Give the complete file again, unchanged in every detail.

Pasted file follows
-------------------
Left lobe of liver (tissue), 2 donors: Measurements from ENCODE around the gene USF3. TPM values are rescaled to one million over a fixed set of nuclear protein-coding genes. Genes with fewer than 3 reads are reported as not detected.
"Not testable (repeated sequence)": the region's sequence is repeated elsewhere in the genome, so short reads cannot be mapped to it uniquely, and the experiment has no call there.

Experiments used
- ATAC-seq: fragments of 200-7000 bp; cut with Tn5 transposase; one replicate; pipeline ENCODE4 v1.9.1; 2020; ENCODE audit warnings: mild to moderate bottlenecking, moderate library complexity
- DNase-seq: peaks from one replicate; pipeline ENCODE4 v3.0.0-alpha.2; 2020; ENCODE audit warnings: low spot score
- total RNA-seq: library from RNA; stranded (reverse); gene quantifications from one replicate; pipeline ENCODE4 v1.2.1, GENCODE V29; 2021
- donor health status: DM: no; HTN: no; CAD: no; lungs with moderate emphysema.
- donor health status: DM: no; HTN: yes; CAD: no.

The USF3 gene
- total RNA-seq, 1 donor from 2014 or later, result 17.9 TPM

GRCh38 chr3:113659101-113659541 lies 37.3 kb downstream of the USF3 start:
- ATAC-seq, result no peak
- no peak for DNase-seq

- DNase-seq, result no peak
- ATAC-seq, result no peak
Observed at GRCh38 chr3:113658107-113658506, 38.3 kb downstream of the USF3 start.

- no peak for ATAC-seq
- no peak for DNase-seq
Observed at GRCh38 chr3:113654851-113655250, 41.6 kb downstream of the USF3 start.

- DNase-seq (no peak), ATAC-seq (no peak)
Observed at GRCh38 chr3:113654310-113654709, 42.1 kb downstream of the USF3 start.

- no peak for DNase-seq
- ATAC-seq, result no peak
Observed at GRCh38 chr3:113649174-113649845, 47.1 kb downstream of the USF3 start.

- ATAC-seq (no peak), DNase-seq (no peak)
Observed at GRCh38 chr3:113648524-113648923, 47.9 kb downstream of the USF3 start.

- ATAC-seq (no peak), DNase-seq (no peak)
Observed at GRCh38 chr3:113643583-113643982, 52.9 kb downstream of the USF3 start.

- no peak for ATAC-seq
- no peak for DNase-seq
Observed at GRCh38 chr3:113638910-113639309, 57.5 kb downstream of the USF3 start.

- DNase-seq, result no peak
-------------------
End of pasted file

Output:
Left lobe of liver (tissue), 2 donors: Measurements from ENCODE around the gene USF3. TPM values are rescaled to one million over a fixed set of nuclear protein-coding genes. Genes with fewer than 3 reads are reported as not detected.
"Not testable (repeated sequence)": the region's sequence is repeated elsewhere in the genome, so short reads cannot be mapped to it uniquely, and the experiment has no call there.

Experiments used
- ATAC-seq: fragments of 200-7000 bp; cut with Tn5 transposase; one replicate; pipeline ENCODE4 v1.9.1; 2020; ENCODE audit warnings: mild to moderate bottlenecking, moderate library complexity
- DNase-seq: peaks from one replicate; pipeline ENCODE4 v3.0.0-alpha.2; 2020; ENCODE audit warnings: low spot score
- total RNA-seq: library from RNA; stranded (reverse); gene quantifications from one replicate; pipeline ENCODE4 v1.2.1, GENCODE V29; 2021
- donor health status: DM: no; HTN: no; CAD: no; lungs with moderate emphysema.
- donor health status: DM: no; HTN: yes; CAD: no.

The USF3 gene
- total RNA-seq, 1 donor from 2014 or later, result 17.9 TPM

GRCh38 chr3:113659101-113659541 lies 37.3 kb downstream of the USF3 start:
- ATAC-seq, result no peak
- no peak for DNase-seq

- DNase-seq, result no peak
- ATAC-seq, result no peak
Observed at GRCh38 chr3:113658107-113658506, 38.3 kb downstream of the USF3 start.

- no peak for ATAC-seq
- no peak for DNase-seq
Observed at GRCh38 chr3:113654851-113655250, 41.6 kb downstream of the USF3 start.

- DNase-seq (no peak), ATAC-seq (no peak)
Observed at GRCh38 chr3:113654310-113654709, 42.1 kb downstream of the USF3 start.

- no peak for DNase-seq
- ATAC-seq, result no peak
Observed at GRCh38 chr3:113649174-113649845, 47.1 kb downstream of the USF3 start.

- ATAC-seq (no peak), DNase-seq (no peak)
Observed at GRCh38 chr3:113648524-113648923, 47.9 kb downstream of the USF3 start.

- ATAC-seq (no peak), DNase-seq (no peak)
Observed at GRCh38 chr3:113643583-113643982, 52.9 kb downstream of the USF3 start.

- no peak for ATAC-seq
- no peak for DNase-seq
Observed at GRCh38 chr3:113638910-113639309, 57.5 kb downstream of the USF3 start.

- DNase-seq, result no peak